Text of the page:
Slovenia says NO

December 22, 2015

 

The Slovenian people voted to overturn a law providing for equal rights to marriage for all. This happened in December 2015! Slovenia is deemed to be the most liberal Slavic country, a member of the European Union and a signatory to the European Convention on Human Rights. How could this have happened?

 

Let’s have a look at the chronology of events leading up to this referendum (it’s a bit boring, but necessary to understand the context).

 

Since 2006 same-sex couples had the right to registered partnerships with some limited rights of inheritance and social security in Slovenia.

 

In July 2009, the Constitutional Court of Slovenia ruled that the law violated the to right non-discrimination on the basis of sexual orientation and requested that this violation is remedied by amending the relevant law within 6 months.

 

A law tabled in December 2009 and finally adopted in June 2011 granted same-sex couples all rights of married couples, apart from joint adoption and the right to marry which were reserved for unions between a man and a woman.

 

However, by a referendum in 2012, the Slovenian people voted by 55% to reverse this law (and this, despite the judgment of the constitutional court that this law was necessary to comply with human rights).

 

In March 2015 a new law was passed in Slovenia amending the definition of marriage to a union between two consenting adults. A church-backed group called for a referendum on the issue. The National Assembly tried to block this referendum citing recent changes to the Constitution prohibiting referendums on issues that address unconstitutional situations.

 

The issue ended up at the Constitutional Court, which ruled that the referendum could go ahead. The reasoning was based on constitutional, rather than substantive grounds, citing that only the Constitutional court had the right o decide on the unconstitutionality of issues and on the division of powers of the state’s institutions.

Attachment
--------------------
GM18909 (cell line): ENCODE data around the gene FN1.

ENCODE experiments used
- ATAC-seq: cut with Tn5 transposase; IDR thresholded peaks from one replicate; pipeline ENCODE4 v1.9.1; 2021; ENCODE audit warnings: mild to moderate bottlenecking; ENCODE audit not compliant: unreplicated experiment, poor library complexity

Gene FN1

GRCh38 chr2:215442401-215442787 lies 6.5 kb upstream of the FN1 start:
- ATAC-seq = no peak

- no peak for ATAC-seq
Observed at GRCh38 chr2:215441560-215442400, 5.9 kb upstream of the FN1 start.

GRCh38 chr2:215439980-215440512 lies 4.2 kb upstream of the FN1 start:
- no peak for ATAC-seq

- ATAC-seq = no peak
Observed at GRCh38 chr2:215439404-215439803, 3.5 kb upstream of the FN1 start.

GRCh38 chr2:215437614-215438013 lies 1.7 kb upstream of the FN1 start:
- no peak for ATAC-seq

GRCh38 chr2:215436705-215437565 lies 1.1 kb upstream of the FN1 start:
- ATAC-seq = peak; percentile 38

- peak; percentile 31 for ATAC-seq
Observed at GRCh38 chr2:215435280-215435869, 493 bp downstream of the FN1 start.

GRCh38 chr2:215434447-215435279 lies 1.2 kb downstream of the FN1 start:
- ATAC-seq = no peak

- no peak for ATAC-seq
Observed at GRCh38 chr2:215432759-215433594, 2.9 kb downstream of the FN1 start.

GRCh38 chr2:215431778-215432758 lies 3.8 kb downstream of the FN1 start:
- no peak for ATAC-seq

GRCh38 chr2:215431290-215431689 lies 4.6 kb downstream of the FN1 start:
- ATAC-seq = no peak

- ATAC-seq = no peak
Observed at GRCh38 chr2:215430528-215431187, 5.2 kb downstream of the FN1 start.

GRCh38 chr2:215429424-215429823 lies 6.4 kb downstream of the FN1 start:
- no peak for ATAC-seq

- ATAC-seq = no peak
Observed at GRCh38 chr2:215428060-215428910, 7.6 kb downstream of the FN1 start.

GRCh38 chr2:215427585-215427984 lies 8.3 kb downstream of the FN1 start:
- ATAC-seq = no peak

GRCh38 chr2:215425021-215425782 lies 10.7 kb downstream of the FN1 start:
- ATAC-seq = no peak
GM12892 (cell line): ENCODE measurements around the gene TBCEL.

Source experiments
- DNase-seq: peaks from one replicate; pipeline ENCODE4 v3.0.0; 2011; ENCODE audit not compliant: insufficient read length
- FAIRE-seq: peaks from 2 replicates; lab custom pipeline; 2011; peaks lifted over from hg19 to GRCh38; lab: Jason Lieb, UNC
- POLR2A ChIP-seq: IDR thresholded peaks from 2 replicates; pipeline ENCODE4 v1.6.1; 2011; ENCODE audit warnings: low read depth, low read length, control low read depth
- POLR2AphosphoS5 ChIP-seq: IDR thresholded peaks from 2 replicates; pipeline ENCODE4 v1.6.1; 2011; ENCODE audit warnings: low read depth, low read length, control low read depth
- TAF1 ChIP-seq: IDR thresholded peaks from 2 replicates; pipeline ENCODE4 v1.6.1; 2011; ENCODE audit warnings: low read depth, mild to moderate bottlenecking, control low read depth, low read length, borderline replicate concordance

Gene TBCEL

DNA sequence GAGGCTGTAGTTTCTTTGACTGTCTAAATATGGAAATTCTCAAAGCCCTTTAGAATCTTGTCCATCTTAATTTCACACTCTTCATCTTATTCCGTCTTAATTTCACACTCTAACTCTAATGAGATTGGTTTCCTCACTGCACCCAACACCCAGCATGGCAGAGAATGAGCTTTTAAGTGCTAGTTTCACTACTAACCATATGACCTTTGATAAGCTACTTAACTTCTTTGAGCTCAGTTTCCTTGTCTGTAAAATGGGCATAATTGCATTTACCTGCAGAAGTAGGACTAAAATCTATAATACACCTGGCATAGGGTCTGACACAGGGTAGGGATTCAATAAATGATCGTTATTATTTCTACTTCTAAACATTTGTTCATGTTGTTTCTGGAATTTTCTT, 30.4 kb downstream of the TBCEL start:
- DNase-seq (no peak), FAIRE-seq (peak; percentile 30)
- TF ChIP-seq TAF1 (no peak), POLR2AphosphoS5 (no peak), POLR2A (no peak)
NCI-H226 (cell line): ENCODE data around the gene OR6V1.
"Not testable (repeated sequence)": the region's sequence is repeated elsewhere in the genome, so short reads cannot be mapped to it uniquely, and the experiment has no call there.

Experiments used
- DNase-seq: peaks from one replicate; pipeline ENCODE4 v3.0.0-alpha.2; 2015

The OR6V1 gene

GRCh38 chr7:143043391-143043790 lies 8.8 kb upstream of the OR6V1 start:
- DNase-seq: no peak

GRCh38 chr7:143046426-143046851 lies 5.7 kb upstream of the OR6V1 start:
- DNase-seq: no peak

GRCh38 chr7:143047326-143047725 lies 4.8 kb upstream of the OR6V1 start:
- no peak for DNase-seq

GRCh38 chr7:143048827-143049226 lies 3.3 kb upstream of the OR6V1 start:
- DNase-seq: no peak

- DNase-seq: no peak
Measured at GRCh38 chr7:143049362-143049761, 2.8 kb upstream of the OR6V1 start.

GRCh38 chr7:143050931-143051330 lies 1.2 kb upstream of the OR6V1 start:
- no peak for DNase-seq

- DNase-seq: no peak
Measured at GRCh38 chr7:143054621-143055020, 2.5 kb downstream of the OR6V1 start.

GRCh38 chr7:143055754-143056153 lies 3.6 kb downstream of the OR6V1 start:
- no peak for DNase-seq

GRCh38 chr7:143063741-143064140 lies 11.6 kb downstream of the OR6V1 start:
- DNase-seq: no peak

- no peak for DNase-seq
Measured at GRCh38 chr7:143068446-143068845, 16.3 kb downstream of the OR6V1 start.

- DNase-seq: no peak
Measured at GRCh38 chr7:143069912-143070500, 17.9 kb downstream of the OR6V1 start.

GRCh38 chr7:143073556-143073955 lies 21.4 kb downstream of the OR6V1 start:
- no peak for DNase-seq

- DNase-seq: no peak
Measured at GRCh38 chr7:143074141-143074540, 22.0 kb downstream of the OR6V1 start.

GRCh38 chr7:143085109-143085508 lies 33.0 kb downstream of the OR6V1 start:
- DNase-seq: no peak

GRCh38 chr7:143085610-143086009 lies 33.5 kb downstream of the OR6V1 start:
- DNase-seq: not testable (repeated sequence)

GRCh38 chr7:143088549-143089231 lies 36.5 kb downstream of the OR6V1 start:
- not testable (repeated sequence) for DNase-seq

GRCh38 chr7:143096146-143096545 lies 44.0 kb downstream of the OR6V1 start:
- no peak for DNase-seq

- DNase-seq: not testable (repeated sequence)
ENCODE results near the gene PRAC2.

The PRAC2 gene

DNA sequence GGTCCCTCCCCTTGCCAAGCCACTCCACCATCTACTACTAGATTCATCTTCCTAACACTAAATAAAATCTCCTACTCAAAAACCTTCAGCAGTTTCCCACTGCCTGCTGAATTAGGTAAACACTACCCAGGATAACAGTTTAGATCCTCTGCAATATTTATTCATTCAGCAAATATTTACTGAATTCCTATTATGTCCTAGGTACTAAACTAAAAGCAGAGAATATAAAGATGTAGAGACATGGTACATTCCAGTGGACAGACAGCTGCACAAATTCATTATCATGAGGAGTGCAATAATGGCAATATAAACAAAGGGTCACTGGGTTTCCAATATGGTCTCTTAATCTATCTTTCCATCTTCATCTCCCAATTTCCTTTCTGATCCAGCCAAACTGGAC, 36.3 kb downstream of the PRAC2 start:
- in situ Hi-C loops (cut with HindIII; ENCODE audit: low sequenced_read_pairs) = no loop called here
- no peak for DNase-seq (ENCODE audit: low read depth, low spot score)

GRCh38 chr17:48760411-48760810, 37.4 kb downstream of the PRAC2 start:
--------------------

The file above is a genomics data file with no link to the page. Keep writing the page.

The referendum was held on 20 December 2015 where two thirds of votes were against the equal marriage law. This means that the status quo returns to the 2006 situation, which the constitutional court clearly held to violate human rights.

 

This is an awful situation. A truly awful one. Not so much about the right to equal marriage per se. But more about the bigotry that is prevalent in society, about the unashamed statement by a large portion of the population that a part of its society should be discriminated against, and ultimately about the failure of the legislative and judicial bodies, both at national and European levels to offer any real protection against discrimination and bigotry.

 

The method of holding a referendum on human rights issues is a very questionable one, even though in the present case, from a constitutional law order, it seemed the most acceptable way forward. At the same time, the results of referenda are unpredictable and can go wrong. We all celebrated when Ireland voted in favour of equal marriage at its referendum earlier this year. The support of the people was overwhelming and emotional.

 

But how are LGBT people meant to feel about the result of the Slovenian referendum? Two thirds of those who voted in the referendum actually believe that a part of the population should be discriminated against! They actually took steps to ensure that. And there is something particularly cruel in this particular case. Usually, in referenda, people vote to give rights to people. In this one, they voted to take away a right to equality given by law. And they did so for the second time. And with a larger percentage than in the first referendum which was held in 2012.